As another possibility, the driving part of the regulating valve 20 may be made as shown in FIG. 2. In this alternative embodiment, the lever 23 is supported on the axle 21 freely, so that it may rotate thereon. A lug 23' of the lever 23 abuts against the adjusting screw 32, which is threaded into a stop lever 31, the other end of the stop lever 31 being fixed to the axle 21. Further, the stop lever 31 is biased in the anticlockwise direction in the figure by a tension coil spring 33. Therefore, when the lever 23 is driven clockwise in the figure by the link rod 24, which is reacting to the opening of the throttle 3, the stop lever 31 rotates with it and opens the valve flap element 22. In this arrangement, by turning the adjusting screw 32, the position of the valve flap element 22 can be adjusted with respect to the position of the throttle valve 3.

Now the operation of the computing controller 50 will be described.

The computing controller 50 contains a memory means 51, which may be a programmable read-only memory. This memory means 51 remembers electric values which correspond to the vacuum values in the diaphragm chamber 10 of the exhaust gas recirculation flow control valve 6 which correspond to the most desirable amounts of recirculating exhaust gas, as determined in view of the current values of engine rotational speed and amount of intake air flow, which are taken as the operating parameters of the engine. These electric values therefore, in the particular circumstances of the operating parameters of the engine, correspond to target values for the vacuum amount in the diaphragm chamber 10 of the exhaust gas recirculation flow control valve 6. By these target values being decided, the amount of opening of the exhaust gas recirculation flow control valve 6 will be decided, and thereby the exhaust gas recirculation will be determined.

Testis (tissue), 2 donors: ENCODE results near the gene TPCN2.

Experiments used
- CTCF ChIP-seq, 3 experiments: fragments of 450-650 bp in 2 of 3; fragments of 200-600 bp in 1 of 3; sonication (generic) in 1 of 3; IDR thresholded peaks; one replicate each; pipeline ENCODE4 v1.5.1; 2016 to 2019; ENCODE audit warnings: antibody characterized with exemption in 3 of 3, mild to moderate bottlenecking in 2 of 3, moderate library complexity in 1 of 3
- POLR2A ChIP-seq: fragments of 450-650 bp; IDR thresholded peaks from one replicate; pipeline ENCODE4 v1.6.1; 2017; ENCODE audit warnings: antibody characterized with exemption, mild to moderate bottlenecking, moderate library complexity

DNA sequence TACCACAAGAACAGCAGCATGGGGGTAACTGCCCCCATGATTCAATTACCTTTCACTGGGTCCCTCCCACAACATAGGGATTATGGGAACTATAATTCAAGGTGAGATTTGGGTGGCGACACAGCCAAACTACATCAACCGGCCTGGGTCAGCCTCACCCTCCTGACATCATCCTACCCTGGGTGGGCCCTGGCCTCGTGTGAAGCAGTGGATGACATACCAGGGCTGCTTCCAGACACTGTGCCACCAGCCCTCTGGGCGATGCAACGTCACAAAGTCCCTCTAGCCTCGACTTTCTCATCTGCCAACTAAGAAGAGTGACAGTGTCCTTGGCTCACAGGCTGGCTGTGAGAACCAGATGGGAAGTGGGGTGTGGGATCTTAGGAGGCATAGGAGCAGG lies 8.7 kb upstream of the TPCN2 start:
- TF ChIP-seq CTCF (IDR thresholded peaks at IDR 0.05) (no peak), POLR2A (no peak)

These target values are determined beforehand during tests in a laboratory facility with a similar engine on a test bed, in view of minimizing exhaust gas pollution while not deteriorating drivability of the engine or output power thereof. These tests determine optimum values for the vacuum supplied to the diaphragm chamber 10, and these are then converted into electrical values to be memorized in the memory means 51.

The memory means 51 receives input signals from two sources: from an intake air flow sensor 27 which is attached on to the intake system of the engine 1, and which produces an electric signal corresponding to the flow of intake air therethrough, and from an engine rotational speed sensor 28 which is attached to the engine and which generates an electrical signal corresponding to the engine revolution speed. From these two, the memory means 51 produces from its stored values the correct target value of vacuum amount for the diaphragm chamber 10. This value is sent to the subtracter 52, which is also supplied with the electrical signal produced by the vacuum sensor 29, which corresponds to the actual value of vacuum present in the diaphragm chamber 10 of the exhaust gas recirculation flow control valve 6. The subtracter 52 makes a comparison between this target vacuum value signal and this actual vacuum value signal and produces a voltage signal based on the comparison and delivers it to a comparator 53.